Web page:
The category five storm made landfall early on Wednesday morning, smashing into the tiny island of Barbuda at around 1.47am local time (6.47am BST).
The island has been left “barely habitable” according to Antigua and Barbuda Prime Minister Gaston Browne, who said 95 per cent of the buildings had been leveled and 60 per cent of the population have been left homeless.
Hurricane Irma: Cuba & Dominican Republic next to face storm as Irma heads north
Mr Browne said: “It is just a total devastation. Barbuda is literally rubble.
“The entire housing stock was damaged… Some have lost whole roofs. Some properties have been totally demolished
“We have estimated the rebuilding efforts to be no less than $150million. That is conservative, because we’re talking about rebuilding everything, all of the institutions, the infrastructure, the telecommunications, the roads… Even the hotels on the island, those are totally demolished, as well. It is terrible.”
A two-year-old child became Irma’s first victim when the toddler died after trying to escape a damaged building with its mother.
Hurricane Irma destroys Maho Beach in St Martin
Antigua escaped the brunt of the hurricane but strong winds and torrential rain has caused considerable damage to the island. As Barbuda’s larger sister island, Antigua is now expected to help with the evacuation of Barbuda residents as the region prepares for the arrival of Hurricane Jose this weekend.
Anguilla experienced heavy wind and rains of up to 185mph as Irma gradually moved northwards, while damage in nearby St Barts was described as “devastating” and “apocalyptic”.
The weather station on St Bart’s measured winds of 151mph (244kph) as Irma approached the island before the hurricane destroyed the monitoring equipment.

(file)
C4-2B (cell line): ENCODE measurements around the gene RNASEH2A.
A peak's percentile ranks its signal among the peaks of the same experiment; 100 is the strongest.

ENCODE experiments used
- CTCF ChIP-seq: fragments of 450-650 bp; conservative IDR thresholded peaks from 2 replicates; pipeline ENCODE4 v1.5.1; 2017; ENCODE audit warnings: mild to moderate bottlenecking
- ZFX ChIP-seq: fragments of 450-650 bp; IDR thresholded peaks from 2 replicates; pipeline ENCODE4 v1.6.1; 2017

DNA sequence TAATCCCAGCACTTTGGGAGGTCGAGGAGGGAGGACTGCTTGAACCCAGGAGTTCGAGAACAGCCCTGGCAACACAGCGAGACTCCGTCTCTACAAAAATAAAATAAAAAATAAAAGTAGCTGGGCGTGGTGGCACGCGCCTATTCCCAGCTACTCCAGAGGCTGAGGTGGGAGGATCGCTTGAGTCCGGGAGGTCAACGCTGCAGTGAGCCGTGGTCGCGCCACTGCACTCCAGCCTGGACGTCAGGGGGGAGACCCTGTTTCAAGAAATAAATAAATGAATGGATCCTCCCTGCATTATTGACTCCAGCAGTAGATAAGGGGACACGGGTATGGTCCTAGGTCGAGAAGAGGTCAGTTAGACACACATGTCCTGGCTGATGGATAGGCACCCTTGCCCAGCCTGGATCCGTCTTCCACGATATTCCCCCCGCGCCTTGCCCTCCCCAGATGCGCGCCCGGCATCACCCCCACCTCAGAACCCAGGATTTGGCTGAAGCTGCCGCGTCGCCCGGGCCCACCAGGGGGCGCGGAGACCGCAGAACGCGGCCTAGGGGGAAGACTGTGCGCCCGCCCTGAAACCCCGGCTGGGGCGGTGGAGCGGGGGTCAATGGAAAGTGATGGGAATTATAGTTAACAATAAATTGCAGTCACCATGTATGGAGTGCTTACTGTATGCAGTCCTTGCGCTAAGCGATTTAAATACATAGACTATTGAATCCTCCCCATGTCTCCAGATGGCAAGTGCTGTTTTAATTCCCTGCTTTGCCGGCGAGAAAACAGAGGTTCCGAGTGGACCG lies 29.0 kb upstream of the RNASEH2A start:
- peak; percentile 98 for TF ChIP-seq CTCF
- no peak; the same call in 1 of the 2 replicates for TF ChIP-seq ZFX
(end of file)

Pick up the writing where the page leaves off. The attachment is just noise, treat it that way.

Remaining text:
Government offices in St Martin, some of the most sturdy on the island, were completely destroyed as the French overseas territory was devastated by the extreme weather.
Shipping containers pile up as the destruction caused by Irma is slowly revealed
St Martin is one of the worst affected islands with around 90% of the island’s buildings destroyed
French interior minister Gerard Collomb told reporters: ”We know that the four most solid buildings on the island have been destroyed which means that more rustic structures have probably been completely or partially destroyed.”
A reporter in St Martin, Xavier Yvon, said palm trees were being blown around “like blades of grass” and the island has been left without power and drinking water, prompting a huge relief effort from France.
So far eight people have been confirmed dead and 23 people have been injured on St Barts and St Martin, with the number expected to rise.
Significant damage has been reported on the British Virgin Islands with major facilities, including homes, businesses, and emergency services destroyed by Irma.
Trees pictured strewn along the coast in St Martin
Sam Branson, son of Virgin businessman Richard Branson – who saw out the storm in a bunker on his private island of Necker – said “a lot of buildings” had been destroyed.
The US Virgin Islands also faced the catastrophic conditions, with President Trump declaring a state of emergency amid reports of extensive damage across the islands.
In Puerto Rico, the most recent island to be struck by the storm, most of the population were left without power and tens of thousands were left without water.
Rivers across the island broke their banks and flooded roads as unimaginable downpours left thousands isolated as the islanders, more than three million of them, waited out the storm.
Fourteen hospitals are using generators after losing power, with debris strewn across the island and thousands of homes damaged by the weather as Irma surges towards the Dominican Republic and Haiti.
Additional reporting by Maria Ortega